Never once during that interaction did it cross my mind to be even remotely worried. Because I’m white. Shai Linne is black. Whether you want to admit it or not, he has to worry about interactions with the police for the sole reason that he’s black. I can’t really imagine the amount of stress he would’ve suffered if he had been the one the South Dakota highway patrolman had asked to come back to his car with him. I mean, I know that the stress would’ve been there, but I can’t really imagine it because my perspective is that of a white man.

And all of that, my experience versus Shai Linne’s, speaks to a tweet written by Kings College professor Dr. Anthony Bradley that confronts us with the truth that, “White privilege is about all the stuff whites get to avoid in USA life. That is, stuff whites have the privilege of not thinking about.”

With that tweet, Dr. Bradley was adding his voice to another tweet that said, “White privilege isn’t ‘your life is easy because you’re white’ white privilege is ‘your life isn’t made harder because of your white skin.’ No one is saying your life is easy and you don’t have troubles, but unlike people of color, those troubles aren’t BECAUSE of your whiteness.”

Because fallen humans are innately selfish, white privilege is a term and concept that draws the ire of white people who are unwilling to listen and think critically about the issue. Anecdotally, I know this to be true because I first shared Dr. Bradley’s tweet in a blog post on my old blog and was excoriated by fellow white people who couldn’t be bothered to actually interact with the post’s arguments (or Dr. Bradley’s point) while furiously typing invectives condemning me as a neo-Marxist, a God-hating social justice warrior, and/or an idiot. Ironically, in the original blog post I predicted angry pejoratives would be tossed in my direction. I also admitted that no matter the level of vitriol directed my way, it would pale in comparison to that which Black people who speak out endure. Because, again, I’m white. My “wokeness,” whatever that means, resides mainly in the realm of the abstract for me. For Dr. Bradley and other Black people? Not so much.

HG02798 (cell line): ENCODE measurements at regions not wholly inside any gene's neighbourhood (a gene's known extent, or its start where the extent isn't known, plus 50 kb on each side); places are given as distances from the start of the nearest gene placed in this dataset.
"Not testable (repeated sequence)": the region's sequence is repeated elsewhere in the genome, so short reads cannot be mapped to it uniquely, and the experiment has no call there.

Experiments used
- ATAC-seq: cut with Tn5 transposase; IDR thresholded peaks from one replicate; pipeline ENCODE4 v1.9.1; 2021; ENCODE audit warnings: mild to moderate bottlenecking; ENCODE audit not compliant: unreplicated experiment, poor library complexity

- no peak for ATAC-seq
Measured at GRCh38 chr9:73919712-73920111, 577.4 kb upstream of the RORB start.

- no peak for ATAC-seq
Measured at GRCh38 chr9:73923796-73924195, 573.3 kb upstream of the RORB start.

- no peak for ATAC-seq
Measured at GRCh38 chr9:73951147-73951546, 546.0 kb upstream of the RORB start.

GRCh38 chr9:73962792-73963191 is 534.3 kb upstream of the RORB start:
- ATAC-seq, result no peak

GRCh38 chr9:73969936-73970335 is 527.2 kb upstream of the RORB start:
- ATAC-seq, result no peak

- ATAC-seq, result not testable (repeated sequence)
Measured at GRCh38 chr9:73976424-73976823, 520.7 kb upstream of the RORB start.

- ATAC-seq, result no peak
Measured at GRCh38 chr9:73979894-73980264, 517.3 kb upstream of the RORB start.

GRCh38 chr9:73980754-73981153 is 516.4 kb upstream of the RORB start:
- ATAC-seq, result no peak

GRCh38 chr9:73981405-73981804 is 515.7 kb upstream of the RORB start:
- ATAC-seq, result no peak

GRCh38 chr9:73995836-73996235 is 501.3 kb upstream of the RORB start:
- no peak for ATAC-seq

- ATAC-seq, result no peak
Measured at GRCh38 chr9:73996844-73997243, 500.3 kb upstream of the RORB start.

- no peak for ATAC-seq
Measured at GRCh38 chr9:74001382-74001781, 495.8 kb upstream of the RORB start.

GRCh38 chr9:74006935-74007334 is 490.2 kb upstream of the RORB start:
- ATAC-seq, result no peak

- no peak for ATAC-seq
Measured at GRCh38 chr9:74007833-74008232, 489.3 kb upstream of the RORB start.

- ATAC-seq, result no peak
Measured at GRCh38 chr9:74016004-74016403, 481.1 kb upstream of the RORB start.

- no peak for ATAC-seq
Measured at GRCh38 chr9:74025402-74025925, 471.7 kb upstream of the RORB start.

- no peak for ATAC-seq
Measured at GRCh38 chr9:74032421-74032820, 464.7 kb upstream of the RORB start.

The recent actions of a brave Black high school student have confronted me with the wide gap between my abstract interaction with racism and her day-to-day navigation of a society that constantly reminds her that she is considered lesser-than by large swaths of this country’s citizenry. Truth be told, much of the rest of the white citizenry who reject my accusation while claiming to view her as equal to white teenagers do so while defending the very system that tells this brave young women that she, in fact, is lesser than.